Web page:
If you’re a sole trader or a partner you needn’t worry about this because only limited companies have share capital.
Share capital is the total value of the shares which have been issued to the shareholders.
When a company is formed at least one share (a subscriber share) has to be issued. Shares are then issued to the other shareholders. These shares have to be paid for but too often nothing changes hands i.e. the shareholder doesn’t pay the company for the shares.
Accountants fiddle, make the figures agree get round this by treating the payment of the shares as having been paid from the director’s loan account.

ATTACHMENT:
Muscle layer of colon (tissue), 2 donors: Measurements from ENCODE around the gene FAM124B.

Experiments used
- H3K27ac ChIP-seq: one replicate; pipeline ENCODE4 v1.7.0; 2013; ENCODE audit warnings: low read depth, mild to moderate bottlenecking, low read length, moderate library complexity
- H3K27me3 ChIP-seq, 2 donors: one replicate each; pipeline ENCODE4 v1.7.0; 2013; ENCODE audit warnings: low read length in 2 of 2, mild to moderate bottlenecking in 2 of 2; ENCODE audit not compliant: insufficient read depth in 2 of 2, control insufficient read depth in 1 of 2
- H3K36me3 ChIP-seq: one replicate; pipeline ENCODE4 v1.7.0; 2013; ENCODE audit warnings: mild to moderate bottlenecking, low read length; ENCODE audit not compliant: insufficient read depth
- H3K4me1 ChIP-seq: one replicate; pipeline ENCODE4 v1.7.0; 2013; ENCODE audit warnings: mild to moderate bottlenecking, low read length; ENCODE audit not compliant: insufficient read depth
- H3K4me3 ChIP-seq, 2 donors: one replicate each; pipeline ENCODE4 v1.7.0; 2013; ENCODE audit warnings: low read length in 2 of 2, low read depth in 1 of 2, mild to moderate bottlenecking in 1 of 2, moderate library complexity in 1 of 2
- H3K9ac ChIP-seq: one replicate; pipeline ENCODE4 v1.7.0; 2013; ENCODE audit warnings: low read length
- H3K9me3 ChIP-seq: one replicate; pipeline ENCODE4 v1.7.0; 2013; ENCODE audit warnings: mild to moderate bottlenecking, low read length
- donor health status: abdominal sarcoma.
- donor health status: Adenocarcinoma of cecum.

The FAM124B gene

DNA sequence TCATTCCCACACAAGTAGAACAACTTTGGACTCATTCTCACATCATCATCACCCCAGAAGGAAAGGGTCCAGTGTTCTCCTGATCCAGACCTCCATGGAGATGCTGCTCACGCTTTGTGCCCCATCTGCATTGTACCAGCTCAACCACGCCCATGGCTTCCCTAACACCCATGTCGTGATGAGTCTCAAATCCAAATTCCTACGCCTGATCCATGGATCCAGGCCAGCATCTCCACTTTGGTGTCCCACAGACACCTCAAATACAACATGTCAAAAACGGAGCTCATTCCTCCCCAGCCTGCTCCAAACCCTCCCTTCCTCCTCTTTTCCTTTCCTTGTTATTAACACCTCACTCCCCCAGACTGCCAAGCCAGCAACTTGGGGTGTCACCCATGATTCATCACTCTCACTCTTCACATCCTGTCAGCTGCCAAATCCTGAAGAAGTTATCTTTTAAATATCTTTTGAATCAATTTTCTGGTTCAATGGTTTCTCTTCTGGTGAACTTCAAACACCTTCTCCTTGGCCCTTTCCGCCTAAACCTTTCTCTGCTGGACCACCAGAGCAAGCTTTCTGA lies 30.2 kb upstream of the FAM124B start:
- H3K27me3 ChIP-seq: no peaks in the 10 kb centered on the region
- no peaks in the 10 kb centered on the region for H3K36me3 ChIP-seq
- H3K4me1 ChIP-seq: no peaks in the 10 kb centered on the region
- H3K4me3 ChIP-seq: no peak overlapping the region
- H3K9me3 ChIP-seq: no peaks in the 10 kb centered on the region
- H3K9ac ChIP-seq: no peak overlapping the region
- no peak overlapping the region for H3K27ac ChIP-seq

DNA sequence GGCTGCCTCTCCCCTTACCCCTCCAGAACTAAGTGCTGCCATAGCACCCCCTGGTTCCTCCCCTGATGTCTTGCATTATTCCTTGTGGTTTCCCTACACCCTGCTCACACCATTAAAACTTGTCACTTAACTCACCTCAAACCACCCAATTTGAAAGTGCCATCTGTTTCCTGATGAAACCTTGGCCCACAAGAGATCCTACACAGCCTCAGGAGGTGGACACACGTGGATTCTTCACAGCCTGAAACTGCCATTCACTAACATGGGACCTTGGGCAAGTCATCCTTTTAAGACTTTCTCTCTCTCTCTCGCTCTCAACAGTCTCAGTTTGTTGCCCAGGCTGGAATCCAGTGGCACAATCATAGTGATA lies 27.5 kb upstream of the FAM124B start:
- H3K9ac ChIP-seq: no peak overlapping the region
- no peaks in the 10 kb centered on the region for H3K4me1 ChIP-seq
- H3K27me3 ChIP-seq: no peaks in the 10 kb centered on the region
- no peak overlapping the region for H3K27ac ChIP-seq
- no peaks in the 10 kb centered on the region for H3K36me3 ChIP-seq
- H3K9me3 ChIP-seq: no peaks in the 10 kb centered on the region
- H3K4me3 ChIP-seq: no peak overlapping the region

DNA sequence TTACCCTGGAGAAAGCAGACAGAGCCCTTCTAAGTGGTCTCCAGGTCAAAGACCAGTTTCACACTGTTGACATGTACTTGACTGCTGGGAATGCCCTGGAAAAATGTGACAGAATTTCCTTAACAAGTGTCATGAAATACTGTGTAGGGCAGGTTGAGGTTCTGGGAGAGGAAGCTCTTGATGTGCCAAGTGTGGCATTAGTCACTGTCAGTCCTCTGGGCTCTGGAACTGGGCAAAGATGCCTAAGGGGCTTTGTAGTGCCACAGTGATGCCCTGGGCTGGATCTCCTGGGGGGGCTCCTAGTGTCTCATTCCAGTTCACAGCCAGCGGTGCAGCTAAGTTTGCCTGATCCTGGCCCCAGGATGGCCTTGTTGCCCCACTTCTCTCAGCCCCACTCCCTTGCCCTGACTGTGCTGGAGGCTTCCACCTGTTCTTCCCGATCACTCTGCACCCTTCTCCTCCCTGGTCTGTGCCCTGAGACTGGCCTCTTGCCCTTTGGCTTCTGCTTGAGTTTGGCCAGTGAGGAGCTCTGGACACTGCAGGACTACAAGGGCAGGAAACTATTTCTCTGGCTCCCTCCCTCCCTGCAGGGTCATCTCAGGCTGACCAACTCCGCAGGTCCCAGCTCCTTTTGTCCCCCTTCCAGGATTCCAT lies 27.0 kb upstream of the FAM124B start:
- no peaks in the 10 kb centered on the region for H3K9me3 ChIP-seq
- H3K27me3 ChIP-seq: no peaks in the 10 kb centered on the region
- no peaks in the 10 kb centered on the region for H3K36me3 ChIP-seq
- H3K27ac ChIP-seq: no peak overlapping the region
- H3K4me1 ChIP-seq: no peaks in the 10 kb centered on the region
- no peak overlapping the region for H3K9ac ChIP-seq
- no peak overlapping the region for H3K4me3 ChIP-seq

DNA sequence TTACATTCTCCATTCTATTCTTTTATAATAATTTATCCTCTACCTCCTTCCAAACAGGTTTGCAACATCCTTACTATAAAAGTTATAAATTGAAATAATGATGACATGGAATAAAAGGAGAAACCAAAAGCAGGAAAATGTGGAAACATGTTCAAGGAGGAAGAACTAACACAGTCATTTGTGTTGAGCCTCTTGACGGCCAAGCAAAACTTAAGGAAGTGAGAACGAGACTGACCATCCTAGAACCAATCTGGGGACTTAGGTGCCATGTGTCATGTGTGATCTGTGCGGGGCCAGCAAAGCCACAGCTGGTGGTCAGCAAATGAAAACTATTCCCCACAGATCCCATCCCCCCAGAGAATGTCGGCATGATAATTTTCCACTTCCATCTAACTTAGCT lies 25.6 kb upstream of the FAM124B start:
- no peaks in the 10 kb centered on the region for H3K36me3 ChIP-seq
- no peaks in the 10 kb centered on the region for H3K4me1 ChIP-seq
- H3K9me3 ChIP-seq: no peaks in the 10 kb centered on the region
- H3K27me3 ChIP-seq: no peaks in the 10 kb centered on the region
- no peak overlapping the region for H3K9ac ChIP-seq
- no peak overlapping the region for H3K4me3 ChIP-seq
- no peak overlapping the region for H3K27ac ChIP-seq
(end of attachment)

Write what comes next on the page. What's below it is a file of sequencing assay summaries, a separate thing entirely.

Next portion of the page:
So , keeping things simple, if a company is formed by a Mr. Smith and one subscriber share is issued the easiest way to deal with the bookkeeping is to enter the following journal entry (the date you should use is the date of incorporation).
Debit 907 Director’s Loan Account £1.00
Credit 901 Capital Account A. Smith £1.00
So if you’re trading as a limited company I suggest you check the latest Trial Balance to make sure that:
a) There is an amount in account 901; and
b) It is the same as the total value of the issued shares.
P.S. This has over-simplified a complicated area. If you need more specific advice please contact me.